One of the rules in accepting the award requires me to post statements about myself—some lies, some truths—and have readers guess which is which. I also have to thank the people who gave me the award and then give it to seven others.

So here goes: Thank you, le0pard13 and Poncho, for telling me to my face how you really feel about me. People who call me a liar behind my back are cowards and need to be whacked repeatedly with nunchucks.

As for nominating seven other bloggers, I only know about five and they’ve all received this award already (thanks a lot for picking me last, guys; what is this, kickball?). So, I will pass it on to only one other blogger, the divine Ms. Shell Sherree, who does beautiful illustrations, schools me on Australian lingo, and is a gorgeous friend.

Now for the statements:

  1. I once provided backstage security for Duran Duran at a concert.
  2. Mel Gibson and I once shopped for books together.
  3. I was in Germany when the Berlin Wall came down.
  4. Several years ago, I finished the New York Marathon right behind P. Diddy.
  5. I’m a crack shot at the firing range.
  6. I have a black belt in tae kwon do and once trained with Chuck Norris.
  7. I was voted Most Likely to Win Hot Dog Eating Contest in high school.
  8. I worked briefly for the FBI after college.
  9. I’ve skydived out of a C-130.
  10. I once played Charlie in a school production of Charlie and the Chocolate Factory.

Think you can figure out which statements are true or false? Have at it! Extra points if you tell me why you think something is a lie or truth.


Winners of Ben Sherwood’s THE SURVIVORS CLUB

With‘s help, I drew the following 5 names to receive a trade paperback copy of this book from Hachette Book Group:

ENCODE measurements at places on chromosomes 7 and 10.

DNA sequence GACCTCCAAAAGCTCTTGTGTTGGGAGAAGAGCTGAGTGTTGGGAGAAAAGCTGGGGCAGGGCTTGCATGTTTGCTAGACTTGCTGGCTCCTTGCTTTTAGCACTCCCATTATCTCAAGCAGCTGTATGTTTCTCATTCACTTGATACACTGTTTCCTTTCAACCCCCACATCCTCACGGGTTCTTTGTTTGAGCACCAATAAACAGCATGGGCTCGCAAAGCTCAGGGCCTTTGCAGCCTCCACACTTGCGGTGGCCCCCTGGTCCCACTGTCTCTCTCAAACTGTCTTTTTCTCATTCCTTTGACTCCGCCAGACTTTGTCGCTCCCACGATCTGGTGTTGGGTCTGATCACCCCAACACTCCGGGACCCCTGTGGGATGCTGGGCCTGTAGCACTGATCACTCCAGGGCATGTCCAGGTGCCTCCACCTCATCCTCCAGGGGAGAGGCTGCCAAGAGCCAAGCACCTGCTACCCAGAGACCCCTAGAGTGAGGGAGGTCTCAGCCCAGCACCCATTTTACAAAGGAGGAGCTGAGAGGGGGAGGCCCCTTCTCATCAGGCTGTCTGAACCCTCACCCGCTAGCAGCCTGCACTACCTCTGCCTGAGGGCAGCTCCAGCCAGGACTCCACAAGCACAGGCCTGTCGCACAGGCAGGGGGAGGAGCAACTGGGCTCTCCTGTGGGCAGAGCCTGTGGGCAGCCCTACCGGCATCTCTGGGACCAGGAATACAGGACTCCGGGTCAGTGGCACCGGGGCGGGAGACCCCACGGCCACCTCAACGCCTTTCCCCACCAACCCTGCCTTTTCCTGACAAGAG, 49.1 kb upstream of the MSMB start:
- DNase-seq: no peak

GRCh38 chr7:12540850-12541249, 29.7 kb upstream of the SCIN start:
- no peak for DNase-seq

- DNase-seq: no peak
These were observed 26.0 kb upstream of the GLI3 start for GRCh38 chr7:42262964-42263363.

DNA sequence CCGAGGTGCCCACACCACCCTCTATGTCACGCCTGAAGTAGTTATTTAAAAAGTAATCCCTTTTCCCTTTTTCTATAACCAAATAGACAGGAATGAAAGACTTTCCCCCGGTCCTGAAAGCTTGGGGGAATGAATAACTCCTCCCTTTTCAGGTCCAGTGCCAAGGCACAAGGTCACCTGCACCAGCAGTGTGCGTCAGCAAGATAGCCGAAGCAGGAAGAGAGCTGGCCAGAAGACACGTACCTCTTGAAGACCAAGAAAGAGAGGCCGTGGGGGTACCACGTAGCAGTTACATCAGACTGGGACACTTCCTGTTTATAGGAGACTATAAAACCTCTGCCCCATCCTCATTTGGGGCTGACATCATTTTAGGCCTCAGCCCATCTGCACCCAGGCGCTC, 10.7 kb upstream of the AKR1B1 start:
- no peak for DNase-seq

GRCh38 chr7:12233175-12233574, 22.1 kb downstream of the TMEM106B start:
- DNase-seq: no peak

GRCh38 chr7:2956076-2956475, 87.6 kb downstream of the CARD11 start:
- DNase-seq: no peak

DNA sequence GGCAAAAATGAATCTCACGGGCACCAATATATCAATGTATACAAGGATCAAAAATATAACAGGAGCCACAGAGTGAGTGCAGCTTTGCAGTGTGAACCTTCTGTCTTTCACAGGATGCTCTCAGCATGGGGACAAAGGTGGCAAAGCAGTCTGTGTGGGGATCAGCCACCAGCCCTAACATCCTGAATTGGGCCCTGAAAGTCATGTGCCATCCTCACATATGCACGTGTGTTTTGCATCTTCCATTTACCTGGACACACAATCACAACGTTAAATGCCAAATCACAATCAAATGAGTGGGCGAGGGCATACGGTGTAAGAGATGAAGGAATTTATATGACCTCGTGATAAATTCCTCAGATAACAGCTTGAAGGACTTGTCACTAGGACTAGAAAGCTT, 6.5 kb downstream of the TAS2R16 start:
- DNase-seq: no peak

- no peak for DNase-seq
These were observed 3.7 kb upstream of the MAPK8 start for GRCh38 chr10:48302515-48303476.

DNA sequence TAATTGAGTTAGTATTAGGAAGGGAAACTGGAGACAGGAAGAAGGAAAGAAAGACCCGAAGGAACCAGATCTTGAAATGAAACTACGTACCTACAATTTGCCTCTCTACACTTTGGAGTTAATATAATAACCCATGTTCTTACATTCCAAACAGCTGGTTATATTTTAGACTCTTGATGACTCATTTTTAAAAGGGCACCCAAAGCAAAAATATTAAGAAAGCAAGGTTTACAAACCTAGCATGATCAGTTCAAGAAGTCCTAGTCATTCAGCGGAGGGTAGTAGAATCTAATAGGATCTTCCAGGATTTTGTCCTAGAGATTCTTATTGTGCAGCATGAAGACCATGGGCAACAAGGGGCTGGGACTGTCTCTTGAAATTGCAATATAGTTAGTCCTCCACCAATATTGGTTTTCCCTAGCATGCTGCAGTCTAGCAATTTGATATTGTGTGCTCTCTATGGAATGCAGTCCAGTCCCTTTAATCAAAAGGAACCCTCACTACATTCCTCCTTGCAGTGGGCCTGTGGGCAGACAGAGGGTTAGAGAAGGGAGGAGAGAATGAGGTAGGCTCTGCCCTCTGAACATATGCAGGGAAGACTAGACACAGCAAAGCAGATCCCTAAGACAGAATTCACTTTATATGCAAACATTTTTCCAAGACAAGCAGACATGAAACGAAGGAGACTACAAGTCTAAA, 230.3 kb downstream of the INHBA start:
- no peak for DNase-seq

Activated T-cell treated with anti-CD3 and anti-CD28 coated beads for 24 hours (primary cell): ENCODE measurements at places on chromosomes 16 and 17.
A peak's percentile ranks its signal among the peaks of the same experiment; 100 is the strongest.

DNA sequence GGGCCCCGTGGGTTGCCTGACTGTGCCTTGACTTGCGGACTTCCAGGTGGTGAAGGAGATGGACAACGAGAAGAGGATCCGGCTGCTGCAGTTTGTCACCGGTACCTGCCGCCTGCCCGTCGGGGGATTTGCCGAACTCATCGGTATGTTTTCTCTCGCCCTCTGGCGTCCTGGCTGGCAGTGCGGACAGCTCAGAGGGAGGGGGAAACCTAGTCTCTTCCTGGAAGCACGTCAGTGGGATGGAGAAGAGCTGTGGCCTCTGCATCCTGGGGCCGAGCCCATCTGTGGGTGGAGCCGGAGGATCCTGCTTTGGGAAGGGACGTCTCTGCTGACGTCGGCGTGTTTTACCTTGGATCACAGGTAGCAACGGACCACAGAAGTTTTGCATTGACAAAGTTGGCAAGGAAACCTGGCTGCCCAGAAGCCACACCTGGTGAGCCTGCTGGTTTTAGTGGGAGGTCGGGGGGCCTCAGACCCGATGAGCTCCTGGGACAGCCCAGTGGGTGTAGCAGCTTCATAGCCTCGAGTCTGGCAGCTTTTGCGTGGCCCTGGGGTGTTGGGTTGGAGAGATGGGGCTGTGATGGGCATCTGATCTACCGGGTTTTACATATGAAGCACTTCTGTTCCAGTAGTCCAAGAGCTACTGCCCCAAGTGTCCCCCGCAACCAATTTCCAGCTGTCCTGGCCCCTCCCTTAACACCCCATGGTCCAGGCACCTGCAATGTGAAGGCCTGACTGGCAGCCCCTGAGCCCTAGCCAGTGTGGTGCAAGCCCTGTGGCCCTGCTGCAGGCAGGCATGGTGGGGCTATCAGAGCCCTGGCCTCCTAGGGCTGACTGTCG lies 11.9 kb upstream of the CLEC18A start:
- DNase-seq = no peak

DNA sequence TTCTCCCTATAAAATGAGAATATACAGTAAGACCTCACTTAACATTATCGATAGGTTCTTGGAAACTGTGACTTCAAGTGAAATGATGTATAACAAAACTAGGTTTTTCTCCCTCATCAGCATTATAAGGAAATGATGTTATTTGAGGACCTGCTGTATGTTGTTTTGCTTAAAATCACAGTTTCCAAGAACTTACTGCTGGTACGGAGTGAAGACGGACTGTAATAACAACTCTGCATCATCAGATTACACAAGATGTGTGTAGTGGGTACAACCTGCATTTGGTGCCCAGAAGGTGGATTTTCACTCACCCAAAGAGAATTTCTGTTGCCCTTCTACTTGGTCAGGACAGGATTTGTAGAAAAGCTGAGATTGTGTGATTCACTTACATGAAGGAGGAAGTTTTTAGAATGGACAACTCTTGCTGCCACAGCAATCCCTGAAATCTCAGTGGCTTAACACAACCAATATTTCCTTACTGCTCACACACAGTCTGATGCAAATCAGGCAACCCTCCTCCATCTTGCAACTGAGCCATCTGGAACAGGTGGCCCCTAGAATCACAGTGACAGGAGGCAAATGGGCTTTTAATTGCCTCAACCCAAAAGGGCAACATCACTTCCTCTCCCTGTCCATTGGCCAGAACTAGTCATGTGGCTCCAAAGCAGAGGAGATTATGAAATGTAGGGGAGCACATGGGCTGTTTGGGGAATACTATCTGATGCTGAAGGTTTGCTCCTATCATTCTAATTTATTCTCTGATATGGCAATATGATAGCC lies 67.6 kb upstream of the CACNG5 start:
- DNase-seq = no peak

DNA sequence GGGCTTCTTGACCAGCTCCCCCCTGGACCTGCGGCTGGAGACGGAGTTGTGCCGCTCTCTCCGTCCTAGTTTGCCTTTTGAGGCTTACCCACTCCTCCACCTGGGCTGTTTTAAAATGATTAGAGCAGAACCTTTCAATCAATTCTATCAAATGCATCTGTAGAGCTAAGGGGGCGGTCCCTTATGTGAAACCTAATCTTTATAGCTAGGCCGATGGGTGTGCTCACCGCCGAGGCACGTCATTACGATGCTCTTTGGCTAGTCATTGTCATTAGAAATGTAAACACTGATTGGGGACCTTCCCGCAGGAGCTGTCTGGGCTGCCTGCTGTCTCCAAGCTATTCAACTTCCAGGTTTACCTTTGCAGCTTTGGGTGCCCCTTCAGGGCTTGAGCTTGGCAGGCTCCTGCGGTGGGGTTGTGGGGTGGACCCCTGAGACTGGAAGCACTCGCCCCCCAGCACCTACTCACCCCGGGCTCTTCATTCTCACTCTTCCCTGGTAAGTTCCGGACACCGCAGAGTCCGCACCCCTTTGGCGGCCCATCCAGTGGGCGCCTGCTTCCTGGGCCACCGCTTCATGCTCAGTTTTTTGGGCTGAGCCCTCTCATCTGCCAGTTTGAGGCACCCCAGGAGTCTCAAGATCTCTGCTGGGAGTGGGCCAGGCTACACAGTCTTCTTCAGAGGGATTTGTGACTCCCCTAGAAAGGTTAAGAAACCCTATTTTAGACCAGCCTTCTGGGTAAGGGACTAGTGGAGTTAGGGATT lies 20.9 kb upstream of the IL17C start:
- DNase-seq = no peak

1. Alana (Whitman)
  2. Lydia
  3. le0pard13
  4. WotV
  5. Elizabeth (APMonkey)

Congrats! Please DM or e-mail me your address (click on “contact” tab at top of page) and I’ll pass it along to the publisher. If I don’t hear from you by 5 p.m. PST Sunday, alternate names will be selected.

Thanks to all for entering and telling me what kind of survivor you are. Stay tuned for more giveaways soon!



During most of the Luc Besson-produced From Paris with Love, I had no idea what was going on. Oddly enough, being a fan of plot-driven movies, I still found it to be a blast, and I’m not just talking about the explosions. It’s because of John Travolta having more fun than I’ve ever seen him have on screen, making it impossible for me to not enjoy the ride with him.

Jonathan Rhys Meyers is a junior CIA agent living in Paris with a cover job in the U.S. Embassy, doing little more than grunt work and eager to take on more dangerous assignments. He gets his wish when the agency teams him up with loose cannon agent Charlie Wax (Travolta) to take down drug dealers and terrorists. You don’t need to know more than that because it’s irrelevant. Do you remember what the first Pirates of the Caribbean movie was about? No, but you’re probably still chuckling about Johnny Depp’s performance as Captain Jack.

And so it is here with Travolta’s portrayal of the profane, badass, bald, goateed, tattooed, beefed up Wax with even beefier guns. When he first appears on screen, I thought, “Oh no, he just graduated from the Nicolas Cage School of Hambone Overacting.”

But the actor quickly won me over with the sheer joy he exudes in playing this character. Watching him take down bad guys and blow things up is like watching a child get exactly what he wants on Christmas morning. (I couldn’t help but also think that since this movie was shot while his son Jett was still alive, it may be a long time before we see Travolta this gleeful again.) And a movie with so many explosions, car chases and shootouts—done in spectacular “Aw, YEAH!”-inducing style—needs a big character like Wax to anchor it. Anything less would have been blown away with the scenery.

Nerd verdict: Fun adventure in Paris


Getting Lost in LOST

by Sarah Carbiener

The Lost final season premiere felt like an effort to not disappoint any one segment of its fans and thus risked disappointing all of them. Showrunners Damon Lindelof and Carlton Cuse seemed determined to have their cake and eat it, too, but that was all right with me.